Some studies find that our brains think of text as a tangible, physical part of the world we inhabit, and therefore might be perceived as more real. The brain decides that letters are physical objects so it can comprehend them. Both anecdotally and in published studies, people report that when trying to locate a particular piece of written information they often remember where in the printed text it appeared. For lawyers, this might mean that they are better able to quickly locate key parts of a brief, a deposition, or a legal opinion.

All of this would seem to support the conclusion of Sax that paper is better for concentrated reading. But do we concentrate more when we read something on paper or do we concentrate more only because we think we can concentrate more? Is it just habit and attitude rather than measurable cognitive effort during reading that made people prefer print texts?

Perhaps I was just trying to glorify my habit of reading on paper.

A 2013 study compared reading effort on three media: a paper page, an e-reader (e-ink) and a tablet computer. The authors studied eye movement, brain activity and reading speed. The participants also answered a few questions to determine reading comprehension. All of the participants said that they preferred reading on paper, even though the study found no support that it was harder to read on digital media. So why did the participants still prefer to read on paper? The authors argue that it might be more about people’s attitude towards the digital media than the actual reading experience.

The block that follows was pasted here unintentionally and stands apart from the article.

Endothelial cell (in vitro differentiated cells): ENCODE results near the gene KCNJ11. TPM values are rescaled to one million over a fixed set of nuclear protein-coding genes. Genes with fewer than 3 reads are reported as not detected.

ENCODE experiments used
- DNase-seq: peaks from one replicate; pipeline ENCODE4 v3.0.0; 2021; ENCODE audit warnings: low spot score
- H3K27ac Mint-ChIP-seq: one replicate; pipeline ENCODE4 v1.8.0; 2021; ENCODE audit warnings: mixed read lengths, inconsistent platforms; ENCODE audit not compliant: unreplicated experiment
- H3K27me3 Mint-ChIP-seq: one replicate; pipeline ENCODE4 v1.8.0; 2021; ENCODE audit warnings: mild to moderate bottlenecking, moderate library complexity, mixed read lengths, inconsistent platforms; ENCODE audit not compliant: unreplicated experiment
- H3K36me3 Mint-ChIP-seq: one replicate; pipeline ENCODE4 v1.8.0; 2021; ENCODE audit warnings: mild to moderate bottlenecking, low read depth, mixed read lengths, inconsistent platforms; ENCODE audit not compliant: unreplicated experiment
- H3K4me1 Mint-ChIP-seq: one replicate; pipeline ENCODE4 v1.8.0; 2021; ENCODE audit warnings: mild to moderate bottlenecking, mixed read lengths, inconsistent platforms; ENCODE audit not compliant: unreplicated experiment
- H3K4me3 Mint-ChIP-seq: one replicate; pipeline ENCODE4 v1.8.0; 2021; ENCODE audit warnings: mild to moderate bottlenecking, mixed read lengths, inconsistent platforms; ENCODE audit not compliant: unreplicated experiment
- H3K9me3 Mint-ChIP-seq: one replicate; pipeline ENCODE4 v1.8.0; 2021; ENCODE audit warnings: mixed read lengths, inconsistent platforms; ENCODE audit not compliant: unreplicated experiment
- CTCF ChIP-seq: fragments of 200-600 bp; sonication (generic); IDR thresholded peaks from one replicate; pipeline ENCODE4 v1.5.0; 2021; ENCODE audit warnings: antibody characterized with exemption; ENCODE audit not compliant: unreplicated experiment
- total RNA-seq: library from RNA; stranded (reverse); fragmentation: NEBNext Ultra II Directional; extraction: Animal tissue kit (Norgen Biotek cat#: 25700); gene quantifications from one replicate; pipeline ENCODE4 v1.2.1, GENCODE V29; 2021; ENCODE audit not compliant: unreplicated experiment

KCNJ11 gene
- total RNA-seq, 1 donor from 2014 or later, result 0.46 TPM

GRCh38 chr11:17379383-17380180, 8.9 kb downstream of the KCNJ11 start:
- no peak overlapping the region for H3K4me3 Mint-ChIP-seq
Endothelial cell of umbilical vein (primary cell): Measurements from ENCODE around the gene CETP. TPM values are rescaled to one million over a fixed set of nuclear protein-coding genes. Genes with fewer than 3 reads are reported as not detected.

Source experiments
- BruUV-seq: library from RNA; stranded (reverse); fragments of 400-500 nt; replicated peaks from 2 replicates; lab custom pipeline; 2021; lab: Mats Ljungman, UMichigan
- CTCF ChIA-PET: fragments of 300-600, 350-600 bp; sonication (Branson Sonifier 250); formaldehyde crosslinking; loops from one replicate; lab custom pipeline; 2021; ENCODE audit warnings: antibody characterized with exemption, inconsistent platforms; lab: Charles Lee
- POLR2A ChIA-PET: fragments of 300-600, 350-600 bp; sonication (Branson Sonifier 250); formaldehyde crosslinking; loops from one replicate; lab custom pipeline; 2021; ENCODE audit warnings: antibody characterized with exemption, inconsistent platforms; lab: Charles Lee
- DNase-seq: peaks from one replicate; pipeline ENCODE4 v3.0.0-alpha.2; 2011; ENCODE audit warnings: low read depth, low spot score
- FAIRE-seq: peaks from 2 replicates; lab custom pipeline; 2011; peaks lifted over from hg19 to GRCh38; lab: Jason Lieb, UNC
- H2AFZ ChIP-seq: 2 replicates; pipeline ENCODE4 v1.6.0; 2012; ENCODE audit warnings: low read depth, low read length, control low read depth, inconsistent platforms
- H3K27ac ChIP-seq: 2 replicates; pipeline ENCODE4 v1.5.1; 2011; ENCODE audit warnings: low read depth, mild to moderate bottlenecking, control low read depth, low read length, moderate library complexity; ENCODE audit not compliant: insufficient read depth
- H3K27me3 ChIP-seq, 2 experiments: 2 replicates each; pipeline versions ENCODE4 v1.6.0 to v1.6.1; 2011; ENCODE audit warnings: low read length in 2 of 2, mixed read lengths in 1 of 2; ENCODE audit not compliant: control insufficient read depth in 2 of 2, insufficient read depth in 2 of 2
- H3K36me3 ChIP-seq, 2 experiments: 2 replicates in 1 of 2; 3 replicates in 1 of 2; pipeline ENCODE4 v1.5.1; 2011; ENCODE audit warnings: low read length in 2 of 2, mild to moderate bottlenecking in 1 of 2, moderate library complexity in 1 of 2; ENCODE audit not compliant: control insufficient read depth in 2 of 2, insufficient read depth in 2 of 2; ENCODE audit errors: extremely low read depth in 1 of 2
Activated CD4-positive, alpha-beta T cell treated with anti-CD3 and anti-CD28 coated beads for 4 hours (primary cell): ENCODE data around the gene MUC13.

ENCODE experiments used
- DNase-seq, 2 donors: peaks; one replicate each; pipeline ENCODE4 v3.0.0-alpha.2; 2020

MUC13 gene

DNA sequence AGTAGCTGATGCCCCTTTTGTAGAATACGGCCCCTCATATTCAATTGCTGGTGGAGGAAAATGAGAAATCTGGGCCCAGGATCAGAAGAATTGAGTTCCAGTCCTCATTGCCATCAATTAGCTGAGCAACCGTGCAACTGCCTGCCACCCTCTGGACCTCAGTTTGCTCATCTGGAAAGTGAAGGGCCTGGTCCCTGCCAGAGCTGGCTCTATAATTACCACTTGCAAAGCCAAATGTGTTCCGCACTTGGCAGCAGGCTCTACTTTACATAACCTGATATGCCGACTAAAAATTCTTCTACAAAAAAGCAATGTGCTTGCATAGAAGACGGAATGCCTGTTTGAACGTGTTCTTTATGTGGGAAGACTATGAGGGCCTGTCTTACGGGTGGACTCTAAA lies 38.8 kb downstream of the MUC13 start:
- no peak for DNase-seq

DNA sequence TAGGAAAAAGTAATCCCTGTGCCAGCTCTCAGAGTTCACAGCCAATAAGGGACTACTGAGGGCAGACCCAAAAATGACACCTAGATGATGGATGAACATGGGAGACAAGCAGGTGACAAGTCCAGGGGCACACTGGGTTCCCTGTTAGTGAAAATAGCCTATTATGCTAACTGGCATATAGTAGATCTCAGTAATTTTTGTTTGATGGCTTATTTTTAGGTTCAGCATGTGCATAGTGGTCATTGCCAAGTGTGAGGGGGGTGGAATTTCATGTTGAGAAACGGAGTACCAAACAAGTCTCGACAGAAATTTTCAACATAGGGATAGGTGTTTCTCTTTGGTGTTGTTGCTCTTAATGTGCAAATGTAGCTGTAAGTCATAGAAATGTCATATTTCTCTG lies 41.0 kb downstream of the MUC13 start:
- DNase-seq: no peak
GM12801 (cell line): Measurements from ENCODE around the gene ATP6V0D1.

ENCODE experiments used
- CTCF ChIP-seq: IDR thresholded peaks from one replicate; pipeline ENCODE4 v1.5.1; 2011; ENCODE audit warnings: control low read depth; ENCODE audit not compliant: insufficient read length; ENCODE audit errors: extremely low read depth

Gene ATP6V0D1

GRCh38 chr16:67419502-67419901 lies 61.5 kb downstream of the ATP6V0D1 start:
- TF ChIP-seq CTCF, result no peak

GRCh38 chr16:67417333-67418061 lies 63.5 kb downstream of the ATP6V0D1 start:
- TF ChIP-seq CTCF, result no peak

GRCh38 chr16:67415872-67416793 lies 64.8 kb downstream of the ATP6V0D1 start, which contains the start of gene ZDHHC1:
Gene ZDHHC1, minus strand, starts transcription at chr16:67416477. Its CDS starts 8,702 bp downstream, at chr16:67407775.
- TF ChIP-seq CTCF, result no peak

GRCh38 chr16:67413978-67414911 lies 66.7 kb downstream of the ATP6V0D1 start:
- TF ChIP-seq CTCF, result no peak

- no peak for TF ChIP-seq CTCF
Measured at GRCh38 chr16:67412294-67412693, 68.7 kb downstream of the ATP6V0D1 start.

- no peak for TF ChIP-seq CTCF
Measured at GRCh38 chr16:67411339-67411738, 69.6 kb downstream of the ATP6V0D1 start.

Another study found that the problem with screen reading is more psychological than technological. Medium preferences matter, however: those who studied on their preferred medium showed both less overconfidence and got better test scores. Some lawyers might still be approaching computers and tablets with a state of mind less conducive to learning than the one they bring to paper.

What Should You Do?

So should lawyers resort to paper when they think it is better or force themselves to think and work digitally? This is typical of many technological decisions we face as lawyers: should I do what is comfortable and established under the guise that it gets me an immediate perceived better result, or do I do what is less immediately comfortable and hope for an improved experience down the road?

I started out thinking that since I think I do better with paper, I should use it more, not less, than digital. But now, I think that’s just my brain giving me an excuse to keep doing what is more comfortable. It is a cop-out for not pushing myself into what is clearly the future—less paper, more digital. Reverting to paper discourages my use of tools that are only available digitally. Also, reliance on paper lends itself to taking a similar stance on other technology—an attitude that I think has resulted in too many lawyers being too technologically behind.

So, paper is nice. I like writing in a Moleskine with a nice fountain pen. Reading a paper brief is like wearing an old comfortable pair of shoes. But that’s not the future. Wearing old shoes may be comfortable, but once you take the time to break them in, new shoes are better.

One response to “When It Comes to Reading, Should You Go Paperless?”

  1. Branigan Robertson says:

    I was just discussing this topic with someone the other day. I think I might have also recently read another article about the importance of lawyers taking notes by hand. Doing certain things the old- fashioned way forces a person to focus more closely on what’s being written or said. You tend to take these things for granted when pushing keys, or scrolling through a screen.